Automotive Technology (THS)                                         23
Carpentry (THS)                                                     32
Cosmetology (PHS)                                                   33

                                                                                           39
Culinary Arts (PHS and THS)                                       68
Drafting (THS) *Chapter 74 only during                            9
07-08
Electronics (THS)                                                 22
Facilities Management (PHS*)                                      15
Graphic Communications (THS)                                      24
Health Technology (PHS* and THS)                                  42
Horticulture (PHS)                                                9
Manufacturing Technology (THS)                                    21
Metal Fabrication & Joining Technology                            24
(THS)
Power Equipment Technology (PHS)                                  15
Career Exploratory (PHS and THS)                                 210
Total Vocational Enrollment (PHS and                             578
THS)
*not currently Chapter 74-approved
programs

Adult Learning Center

The Pittsfield Adult Learning Center enjoyed a very productive academic year during
FY09. Students demonstrated a number of indicators of learning gains, staff participated
in quality professional development, and collaborations in the community were
expanded.

The Center excelled in all DESE performance areas for FY08, setting continuous
improvement goals for the 2008/09 school year. After careful consideration, it was
determined that linking educational activities to community events would be the point of
emphasis. The purpose of this process was to link students’ classroom experiences with
events in the community and also to encourage students to participate in educational
events outside of school. Each month a different theme was highlighted. These themes
included self-improvement, health, civic engagement, and community service. All of
these activities were closely related to academic goals, which are reported in the
SMARTT/ COGNOS databases and are used to measure program performance. During
FY09, students set a total of 493 goals and met 286 of these goals. This represented an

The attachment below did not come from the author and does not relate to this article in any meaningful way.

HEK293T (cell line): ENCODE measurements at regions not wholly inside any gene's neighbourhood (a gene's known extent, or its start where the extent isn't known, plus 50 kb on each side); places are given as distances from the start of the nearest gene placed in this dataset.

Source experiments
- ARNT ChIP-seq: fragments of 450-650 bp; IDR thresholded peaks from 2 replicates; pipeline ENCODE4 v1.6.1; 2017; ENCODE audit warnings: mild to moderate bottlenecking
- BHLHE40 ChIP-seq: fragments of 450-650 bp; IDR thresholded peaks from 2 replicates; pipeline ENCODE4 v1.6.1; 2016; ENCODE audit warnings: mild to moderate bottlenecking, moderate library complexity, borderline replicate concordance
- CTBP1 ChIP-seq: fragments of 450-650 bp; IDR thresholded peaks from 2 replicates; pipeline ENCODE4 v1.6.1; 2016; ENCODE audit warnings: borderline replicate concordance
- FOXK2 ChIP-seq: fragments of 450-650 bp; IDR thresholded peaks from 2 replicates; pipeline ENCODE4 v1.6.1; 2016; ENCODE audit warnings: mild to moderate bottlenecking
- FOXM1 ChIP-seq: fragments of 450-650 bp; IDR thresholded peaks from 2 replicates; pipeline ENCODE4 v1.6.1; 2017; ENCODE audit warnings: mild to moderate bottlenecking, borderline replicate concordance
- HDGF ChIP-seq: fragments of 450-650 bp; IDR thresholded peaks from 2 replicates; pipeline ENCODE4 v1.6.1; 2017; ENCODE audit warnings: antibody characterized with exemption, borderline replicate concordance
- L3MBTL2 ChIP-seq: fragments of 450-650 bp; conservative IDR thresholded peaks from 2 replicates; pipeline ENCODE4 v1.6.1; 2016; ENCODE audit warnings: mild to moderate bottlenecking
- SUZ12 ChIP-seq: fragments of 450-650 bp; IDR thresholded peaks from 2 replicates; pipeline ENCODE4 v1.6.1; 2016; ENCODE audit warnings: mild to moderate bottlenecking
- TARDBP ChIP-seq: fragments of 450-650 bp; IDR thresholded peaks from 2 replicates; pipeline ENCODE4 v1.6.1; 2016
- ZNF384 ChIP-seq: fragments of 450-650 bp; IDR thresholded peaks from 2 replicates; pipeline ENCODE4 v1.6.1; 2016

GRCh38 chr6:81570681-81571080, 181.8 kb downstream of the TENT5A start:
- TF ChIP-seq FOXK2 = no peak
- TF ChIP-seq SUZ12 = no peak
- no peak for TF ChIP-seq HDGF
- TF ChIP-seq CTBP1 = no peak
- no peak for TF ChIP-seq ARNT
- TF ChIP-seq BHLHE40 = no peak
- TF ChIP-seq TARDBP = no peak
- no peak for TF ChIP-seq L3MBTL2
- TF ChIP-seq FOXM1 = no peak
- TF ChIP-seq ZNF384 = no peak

average of 1.51 of 2.59 goals met. In addition to the goals established as part of the
Center’s FY09 Continuous Improvement Plan, students also set and attained other
academic and personal goals including earning a GED or Adult Diploma, obtaining a
driver’s license, entering the workforce, and pursuing higher education.

Another indicator of success during FY09 was the number of graduates from the program
and the overall academic success of students enrolled in the program. A total of 229
students were enrolled in programming at the Center. Of these students, 95 earned a
GED and 11 earned Adult Diplomas, which accounted for 106 total graduates for the
2008/09 year. In addition, the overall student body made academic gains at a rate of
48%, which is considered to be above average in the field of Adult Basic Education.
Students also advanced at least one academic level according to National Reporting
System (NRS) guidelines at a rate of 49%. There were also a number of graduates who

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completed programs or received recognition for academic excellence at Berkshire
Community College. Two students received high honors, five earned honors, and four
graduated from college during the spring semester. Nine former students also completed
the Project Link Transitions to College program and are scheduled to enter a program of
studies at college in the fall.

The Adult Learning Center continued to offer staff professional development
opportunities and collaborated with other organizations to provide quality services to the
adults that it serves. Professional development opportunities were offered through
System of Adult Basic Education Support (SABES) and included topics of ESOL
(English for Speakers of Other Languages) and grammar, student persistence, data
collection and retrieval, and program design. Two staff members also completed a
Category II ELL training sponsored by the Pittsfield Public Schools. A number of staff
members also participated in study groups at the ALC consisting of curriculum alignment
across class levels, MCAS portfolio development, and working with young parents in the
classroom.

The Pittsfield Adult Learning Center also offers continuing education evening classes for